End of military career
Colonel William Rufus Shafter[n 1] assumed command at Fort Davis in March 1881. He had been the commander of the First Infantry Regiment at Fort Davis. Shafter had a reputation as harassing officers he disliked. While he tolerated black Buffalo Soldiers, he hated seeing a black officer. Flipper was dismissed without cause as quartermaster within days. Then Shafter “asked” Flipper to keep the quartermaster’s safe in his quarters. Being “asked” by a superior officer was a de facto order and Flipper complied. In July 1881 Flipper found a shortage of over $2,000.00. Realizing that this could be used against him by officers intent on forcing him out of the army, he attempted to hide the discrepancy, which was later discovered, then he lied about it when confronted. In August he was arrested by Shafter for embezzling government funds. Word quickly spread about the missing money. Many felt it was a setup and soldiers and the community came up with the money to replace what was missing within four days. Shafter accepted the money then convened a court-martial on September 17, 1881.
In December 1881 the court-martial found Flipper innocent of the main charge. But another charge had been added during the trial which they found him guilty “of conduct unbecoming an officer and gentleman,” and sentenced him to be “dismissed from the service of the United States.” It was more than a harsh sentence. In two prior situations involving white officers who were found guilty of embezzlement, neither officer was dismissed nor dishonored. The letters exchanged between Miss Mollie Dwyer and Flipper were used against him. Relationships between whites and blacks were strictly forbidden in the viewpoint of the white officers on the board. Despite appeals, and denial of a lighter sentence from PresidentChester A. Arthur, Flipper was drummed out of the army with a dismissal, the officer equivalent of a dishonorable discharge, on June 30, 1882. For the rest of his life, Flipper contested the charges and fought to regain his commission.
After his dismissal, Flipper remained in Texas, working as a civil engineer. In 1898, he volunteered to serve in the Spanish-American War, but requests to restore his commission were ignored by Congress. He spent time in Mexico, and on returning to the United States, he served as an advisor to Senator Albert Fall on the revolutionary politics in that country. When Fall became Secretary of the Interior in 1921, he brought Flipper with him to Washington, D.C. to serve as his assistant.
In 1976 descendants and supporters applied to the Army Board for the Correction of Military Records on behalf of Flipper. The Board, after stating that it did not have the authority to overturn his court-martial conviction, concluded the conviction and punishment were “unduly harsh and unjust” and recommended that Flipper’s dismissal be changed to a good conduct discharge. The Assistant Secretary of the Army (Manpower and Reserve Affairs) and the Adjutant General approved the Board’s findings, conclusions, and recommendations and directed that the Department of the Army issue Flipper a Certificate of Honorable Discharge, dated 30 June 1882, in lieu of his dismissal on the same date. On 21 October 1997, a private law firm filed an application of pardon with the Secretary of the Army on Flipper’s behalf. Seven months later, the application was forwarded by the Acting Assistant Secretary of the Army (Manpower and Reserve Affairs) to the Office of the Pardon Attorney at the Department of Justice with a recommendation that the pardon be approved. Many pardon applications had been rejected in the past – as a matter of policy – because the intended recipients were deceased. However, President Bill Clinton pardoned Flipper on 19 February 1999.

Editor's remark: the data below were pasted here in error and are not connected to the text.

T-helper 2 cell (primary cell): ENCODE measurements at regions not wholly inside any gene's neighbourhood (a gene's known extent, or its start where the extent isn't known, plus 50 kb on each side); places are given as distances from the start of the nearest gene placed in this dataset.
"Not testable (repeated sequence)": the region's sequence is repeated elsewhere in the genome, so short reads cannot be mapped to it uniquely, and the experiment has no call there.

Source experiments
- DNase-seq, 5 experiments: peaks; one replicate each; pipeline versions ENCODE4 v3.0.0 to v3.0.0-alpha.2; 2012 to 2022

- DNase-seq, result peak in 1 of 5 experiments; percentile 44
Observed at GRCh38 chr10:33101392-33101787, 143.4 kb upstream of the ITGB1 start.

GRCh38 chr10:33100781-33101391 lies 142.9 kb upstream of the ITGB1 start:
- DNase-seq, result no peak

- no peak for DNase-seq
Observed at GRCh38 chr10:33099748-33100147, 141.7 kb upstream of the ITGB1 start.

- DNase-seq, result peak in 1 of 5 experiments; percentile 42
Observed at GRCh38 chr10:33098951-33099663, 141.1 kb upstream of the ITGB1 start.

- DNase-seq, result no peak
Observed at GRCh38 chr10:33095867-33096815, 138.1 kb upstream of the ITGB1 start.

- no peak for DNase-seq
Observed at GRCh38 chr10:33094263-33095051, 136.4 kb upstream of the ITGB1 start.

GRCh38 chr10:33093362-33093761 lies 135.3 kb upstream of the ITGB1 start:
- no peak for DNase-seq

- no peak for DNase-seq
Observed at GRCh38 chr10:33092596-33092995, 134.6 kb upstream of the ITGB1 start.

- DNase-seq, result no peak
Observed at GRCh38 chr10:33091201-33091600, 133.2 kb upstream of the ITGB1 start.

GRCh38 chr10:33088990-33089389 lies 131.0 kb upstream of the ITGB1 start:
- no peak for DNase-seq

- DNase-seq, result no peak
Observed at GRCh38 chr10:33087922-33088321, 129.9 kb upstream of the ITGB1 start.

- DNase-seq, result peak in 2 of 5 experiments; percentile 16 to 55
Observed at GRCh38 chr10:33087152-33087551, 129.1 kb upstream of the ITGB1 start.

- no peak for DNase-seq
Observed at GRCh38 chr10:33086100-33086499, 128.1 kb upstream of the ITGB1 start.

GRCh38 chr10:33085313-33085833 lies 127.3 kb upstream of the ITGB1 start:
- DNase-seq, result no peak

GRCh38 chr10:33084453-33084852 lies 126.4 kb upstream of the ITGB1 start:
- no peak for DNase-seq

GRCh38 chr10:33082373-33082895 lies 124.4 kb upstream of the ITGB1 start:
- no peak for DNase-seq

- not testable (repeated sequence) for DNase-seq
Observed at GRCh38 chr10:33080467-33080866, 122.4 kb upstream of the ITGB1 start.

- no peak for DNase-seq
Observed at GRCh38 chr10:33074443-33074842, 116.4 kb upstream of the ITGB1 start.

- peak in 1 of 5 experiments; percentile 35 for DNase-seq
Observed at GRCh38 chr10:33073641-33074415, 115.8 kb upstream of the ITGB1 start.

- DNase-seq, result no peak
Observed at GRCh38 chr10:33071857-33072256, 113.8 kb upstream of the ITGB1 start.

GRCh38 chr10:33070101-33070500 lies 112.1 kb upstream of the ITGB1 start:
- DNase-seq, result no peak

After his discharge was changed, a bust of Flipper was unveiled at West Point. Since then, an annual Henry O. Flipper Award has been granted to graduating cadets at the Academy who exhibit “leadership, self-discipline, and perseverance in the face of unusual difficulties.”
Throughout his life, Flipper was a prolific author, writing about scientific topics, the history of the Southwest, and his own experiences. In The Colored Cadet at West Point (1878) he describes his experiences at the military academy. In the posthumous Negro Frontiersman: The Western Memoirs of Henry O. Flipper (1963), he describes his life in Texas and Arizona after his discharge from the army.